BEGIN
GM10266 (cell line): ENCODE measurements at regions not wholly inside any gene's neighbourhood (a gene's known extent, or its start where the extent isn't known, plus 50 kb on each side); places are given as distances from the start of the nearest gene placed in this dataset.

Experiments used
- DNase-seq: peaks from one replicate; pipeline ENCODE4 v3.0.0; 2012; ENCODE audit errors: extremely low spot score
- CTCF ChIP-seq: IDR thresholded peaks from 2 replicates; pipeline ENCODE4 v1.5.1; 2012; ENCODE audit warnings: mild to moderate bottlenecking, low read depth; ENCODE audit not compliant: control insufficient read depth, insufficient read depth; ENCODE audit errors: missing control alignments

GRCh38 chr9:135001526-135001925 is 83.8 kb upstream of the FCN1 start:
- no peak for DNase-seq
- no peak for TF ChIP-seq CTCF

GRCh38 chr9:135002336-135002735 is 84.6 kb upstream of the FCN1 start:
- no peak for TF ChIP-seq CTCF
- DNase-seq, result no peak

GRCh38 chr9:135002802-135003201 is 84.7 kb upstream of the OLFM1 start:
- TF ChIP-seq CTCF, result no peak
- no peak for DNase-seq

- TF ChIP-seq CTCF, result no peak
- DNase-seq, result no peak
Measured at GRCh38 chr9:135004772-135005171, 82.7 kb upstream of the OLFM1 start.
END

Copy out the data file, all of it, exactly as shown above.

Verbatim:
GM10266 (cell line): ENCODE measurements at regions not wholly inside any gene's neighbourhood (a gene's known extent, or its start where the extent isn't known, plus 50 kb on each side); places are given as distances from the start of the nearest gene placed in this dataset.

Experiments used
- DNase-seq: peaks from one replicate; pipeline ENCODE4 v3.0.0; 2012; ENCODE audit errors: extremely low spot score
- CTCF ChIP-seq: IDR thresholded peaks from 2 replicates; pipeline ENCODE4 v1.5.1; 2012; ENCODE audit warnings: mild to moderate bottlenecking, low read depth; ENCODE audit not compliant: control insufficient read depth, insufficient read depth; ENCODE audit errors: missing control alignments

GRCh38 chr9:135001526-135001925 is 83.8 kb upstream of the FCN1 start:
- no peak for DNase-seq
- no peak for TF ChIP-seq CTCF

GRCh38 chr9:135002336-135002735 is 84.6 kb upstream of the FCN1 start:
- no peak for TF ChIP-seq CTCF
- DNase-seq, result no peak

GRCh38 chr9:135002802-135003201 is 84.7 kb upstream of the OLFM1 start:
- TF ChIP-seq CTCF, result no peak
- no peak for DNase-seq

- TF ChIP-seq CTCF, result no peak
- DNase-seq, result no peak
Measured at GRCh38 chr9:135004772-135005171, 82.7 kb upstream of the OLFM1 start.